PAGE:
It should bother the Colts that they don't have more home games in prime time. That is a tool they can use to sell advertising. All in-stadium advertisers will look at the TV exposure they are going to get from a deal before they sign an expensive multi-year deal. And the numbers of a Sunday or Monday night game are far greater than a Sunday afternoon game.
  • I am not sure comparing our season two to Dallas's season one is fair. For one thing, our season one had two Sunday night home games and a Thursday nighter and one 4:15 game. Of course we get screwed on flex games because our end of season is usually not that interesting when most years you win your division by 2 or 3 games. So we match the number of evening games in LOS's first year that Jerry's palace gets in its first year and pretty favorable two your prediction on the two NY teams.

    Also do not forget that Dallas and Detroit are guaranteed Turkey Day home games due to tradition.

    The other side of the coin is I think it is a compliment to the success and popularity of our team that it is used as bait to fill other teams stadiums in prime time. Dallas may be Americas Team, but the Colts are extremely popular and well loved throughout the country.
  • d-Con
    This is just the tip of the iceberg when expenses have to be cut to the bone. Apparently pest control cannot even be afforded. No money from the politicians to maintain the $750 million monstrosity - this is only the beginning!!

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  1. A Tilted Kilt at a water park themed hotel? Who planned that one? I guess the Dad's need something to do while the kids are on the water slides.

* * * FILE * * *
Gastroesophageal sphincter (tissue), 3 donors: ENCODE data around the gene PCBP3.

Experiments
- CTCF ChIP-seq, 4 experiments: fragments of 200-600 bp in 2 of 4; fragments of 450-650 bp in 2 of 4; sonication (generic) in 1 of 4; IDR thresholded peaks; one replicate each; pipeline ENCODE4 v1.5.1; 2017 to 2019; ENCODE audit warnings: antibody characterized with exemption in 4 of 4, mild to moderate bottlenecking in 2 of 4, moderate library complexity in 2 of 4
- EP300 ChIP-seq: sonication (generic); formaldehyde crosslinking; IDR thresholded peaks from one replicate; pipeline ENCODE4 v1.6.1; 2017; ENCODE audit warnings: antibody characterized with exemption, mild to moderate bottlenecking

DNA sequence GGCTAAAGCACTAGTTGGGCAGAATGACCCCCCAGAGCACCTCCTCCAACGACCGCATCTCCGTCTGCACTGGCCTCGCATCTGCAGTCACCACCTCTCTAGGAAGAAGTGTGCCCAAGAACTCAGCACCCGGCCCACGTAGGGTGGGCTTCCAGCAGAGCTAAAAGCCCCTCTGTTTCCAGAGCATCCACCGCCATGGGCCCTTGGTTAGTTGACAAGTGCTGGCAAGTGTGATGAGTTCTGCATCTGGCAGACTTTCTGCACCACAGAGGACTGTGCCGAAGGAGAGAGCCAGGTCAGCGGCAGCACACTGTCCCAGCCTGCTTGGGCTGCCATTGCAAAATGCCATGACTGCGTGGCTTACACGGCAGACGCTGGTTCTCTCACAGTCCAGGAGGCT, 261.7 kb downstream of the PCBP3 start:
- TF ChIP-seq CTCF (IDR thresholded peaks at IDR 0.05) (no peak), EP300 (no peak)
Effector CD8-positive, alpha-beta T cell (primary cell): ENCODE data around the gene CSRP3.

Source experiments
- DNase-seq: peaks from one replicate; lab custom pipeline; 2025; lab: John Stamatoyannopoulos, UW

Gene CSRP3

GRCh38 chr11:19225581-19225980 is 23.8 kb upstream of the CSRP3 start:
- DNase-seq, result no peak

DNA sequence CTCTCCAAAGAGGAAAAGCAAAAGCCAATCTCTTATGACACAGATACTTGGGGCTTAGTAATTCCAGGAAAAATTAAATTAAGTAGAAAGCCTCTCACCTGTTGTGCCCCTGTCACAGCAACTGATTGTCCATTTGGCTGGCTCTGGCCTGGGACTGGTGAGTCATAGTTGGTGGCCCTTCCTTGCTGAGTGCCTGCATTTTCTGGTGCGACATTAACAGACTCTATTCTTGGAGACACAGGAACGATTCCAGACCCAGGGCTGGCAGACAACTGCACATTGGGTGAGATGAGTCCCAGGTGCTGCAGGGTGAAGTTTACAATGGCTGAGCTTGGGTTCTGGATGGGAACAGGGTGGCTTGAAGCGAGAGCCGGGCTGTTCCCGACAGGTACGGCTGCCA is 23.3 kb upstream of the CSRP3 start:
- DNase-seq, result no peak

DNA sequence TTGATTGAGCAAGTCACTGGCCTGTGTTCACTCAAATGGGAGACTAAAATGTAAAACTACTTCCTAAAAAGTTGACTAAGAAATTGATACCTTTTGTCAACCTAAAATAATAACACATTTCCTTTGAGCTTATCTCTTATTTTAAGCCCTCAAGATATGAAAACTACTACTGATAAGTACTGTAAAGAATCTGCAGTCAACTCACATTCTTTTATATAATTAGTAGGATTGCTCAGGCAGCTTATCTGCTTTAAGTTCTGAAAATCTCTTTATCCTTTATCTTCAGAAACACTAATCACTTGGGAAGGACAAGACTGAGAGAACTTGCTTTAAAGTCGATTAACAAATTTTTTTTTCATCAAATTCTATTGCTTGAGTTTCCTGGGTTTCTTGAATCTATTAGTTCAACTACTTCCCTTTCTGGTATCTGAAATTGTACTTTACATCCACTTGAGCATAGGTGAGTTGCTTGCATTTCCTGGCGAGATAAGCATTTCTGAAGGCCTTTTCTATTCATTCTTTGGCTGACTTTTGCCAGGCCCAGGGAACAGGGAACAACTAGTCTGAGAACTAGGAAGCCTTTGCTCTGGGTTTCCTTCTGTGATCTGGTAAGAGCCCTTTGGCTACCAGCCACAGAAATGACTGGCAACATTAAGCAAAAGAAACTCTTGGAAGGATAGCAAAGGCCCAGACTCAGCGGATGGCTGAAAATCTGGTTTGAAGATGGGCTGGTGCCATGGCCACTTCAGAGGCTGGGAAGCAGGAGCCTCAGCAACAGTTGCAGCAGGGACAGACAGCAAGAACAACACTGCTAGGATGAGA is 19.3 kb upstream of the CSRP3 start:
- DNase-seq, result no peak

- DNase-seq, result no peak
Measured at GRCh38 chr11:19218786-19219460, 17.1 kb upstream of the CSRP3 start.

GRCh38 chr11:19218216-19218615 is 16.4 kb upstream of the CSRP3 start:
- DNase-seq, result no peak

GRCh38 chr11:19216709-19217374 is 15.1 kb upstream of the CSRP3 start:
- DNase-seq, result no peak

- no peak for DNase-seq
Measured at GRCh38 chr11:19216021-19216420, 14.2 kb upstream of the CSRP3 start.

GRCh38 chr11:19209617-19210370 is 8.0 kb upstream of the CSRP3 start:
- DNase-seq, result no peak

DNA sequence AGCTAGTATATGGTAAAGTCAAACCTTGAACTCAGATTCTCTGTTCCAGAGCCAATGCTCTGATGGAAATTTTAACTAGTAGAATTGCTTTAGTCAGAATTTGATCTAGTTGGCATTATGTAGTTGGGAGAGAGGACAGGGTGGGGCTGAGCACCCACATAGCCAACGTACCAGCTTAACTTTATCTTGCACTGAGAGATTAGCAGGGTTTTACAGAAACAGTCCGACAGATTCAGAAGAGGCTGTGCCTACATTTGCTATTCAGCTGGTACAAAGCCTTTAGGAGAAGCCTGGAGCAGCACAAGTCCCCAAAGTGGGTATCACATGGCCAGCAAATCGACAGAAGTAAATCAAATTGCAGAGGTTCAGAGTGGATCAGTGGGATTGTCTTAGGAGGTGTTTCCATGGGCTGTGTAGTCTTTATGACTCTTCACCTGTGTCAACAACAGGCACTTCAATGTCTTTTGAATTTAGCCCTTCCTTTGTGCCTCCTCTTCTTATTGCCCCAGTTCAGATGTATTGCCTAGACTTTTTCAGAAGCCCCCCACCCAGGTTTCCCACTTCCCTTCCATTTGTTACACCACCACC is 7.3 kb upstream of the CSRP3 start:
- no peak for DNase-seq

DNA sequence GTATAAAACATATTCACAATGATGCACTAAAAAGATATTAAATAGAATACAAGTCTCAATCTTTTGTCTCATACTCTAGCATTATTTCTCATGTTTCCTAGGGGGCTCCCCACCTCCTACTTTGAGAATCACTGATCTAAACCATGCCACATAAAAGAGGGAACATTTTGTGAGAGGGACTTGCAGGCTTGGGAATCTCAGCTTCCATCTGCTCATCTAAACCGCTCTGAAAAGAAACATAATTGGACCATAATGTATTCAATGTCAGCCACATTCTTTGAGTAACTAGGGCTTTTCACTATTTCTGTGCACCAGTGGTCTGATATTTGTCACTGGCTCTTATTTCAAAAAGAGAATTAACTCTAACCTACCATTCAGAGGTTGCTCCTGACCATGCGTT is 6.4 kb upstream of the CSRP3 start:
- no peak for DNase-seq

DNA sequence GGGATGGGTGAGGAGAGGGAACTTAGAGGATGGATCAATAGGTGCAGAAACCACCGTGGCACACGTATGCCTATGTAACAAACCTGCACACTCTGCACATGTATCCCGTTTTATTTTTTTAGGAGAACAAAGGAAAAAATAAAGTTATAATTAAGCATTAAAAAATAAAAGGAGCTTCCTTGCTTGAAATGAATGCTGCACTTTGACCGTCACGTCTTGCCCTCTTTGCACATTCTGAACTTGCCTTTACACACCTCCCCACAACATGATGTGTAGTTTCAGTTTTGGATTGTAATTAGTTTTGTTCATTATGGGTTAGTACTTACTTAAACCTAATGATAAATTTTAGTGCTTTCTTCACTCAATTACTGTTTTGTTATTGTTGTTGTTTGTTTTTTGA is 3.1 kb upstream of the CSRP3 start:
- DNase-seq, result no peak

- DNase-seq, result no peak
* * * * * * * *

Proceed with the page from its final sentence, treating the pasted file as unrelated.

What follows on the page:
2. Don't come down on the fair for offering drinks. This is a craft and certainly one that belongs in agriculture due to ingredients. And for those worrying about how much you can drink. I'm sure it's more to do with liability than anything else. They don't want people suing for being over served. If you want a buzz, do a little pre-drinking before you go.

  3. I don't drink but go into this "controlled area" so my friend can drink. They have their 3 drink limit and then I give my friend my 3 drink limit. How is the fair going to control this very likely situation????

  4. I feel the conditions of the alcohol sales are a bit heavy handed, but you need to realize this is the first year in quite some time that beer & wine will be sold at the fair. They're starting off slowly to get a gauge on how it will perform this year - I would assume if everything goes fine that they relax some of the limits in the next year or couple of years. That said, I think requiring the consumption of alcohol to only occur in the beer tent is a bit much. That is going to be an awkward situation for those with minors - "Honey, I'm getting a beer... Ok, sure go ahead... Alright see you in just a min- half an hour."

  5. This might be an effort on the part of the State Fair Board to manage the risk until they get a better feel for it. However, the blanket notion that alcohol should not be served at "family oriented" events is perhaps an oversimplification. and not too realistic. For 15 years, I was a volunteer at the Indianapolis Air Show, which was as family oriented an event as it gets. We sold beer donated by Monarch Beverage Company and served by licensed and trained employees of United Package Liquors who were unpaid volunteers. And where did that money go? To central Indiana children's charities, including Riley Hospital for Children! It's all about managing the risk.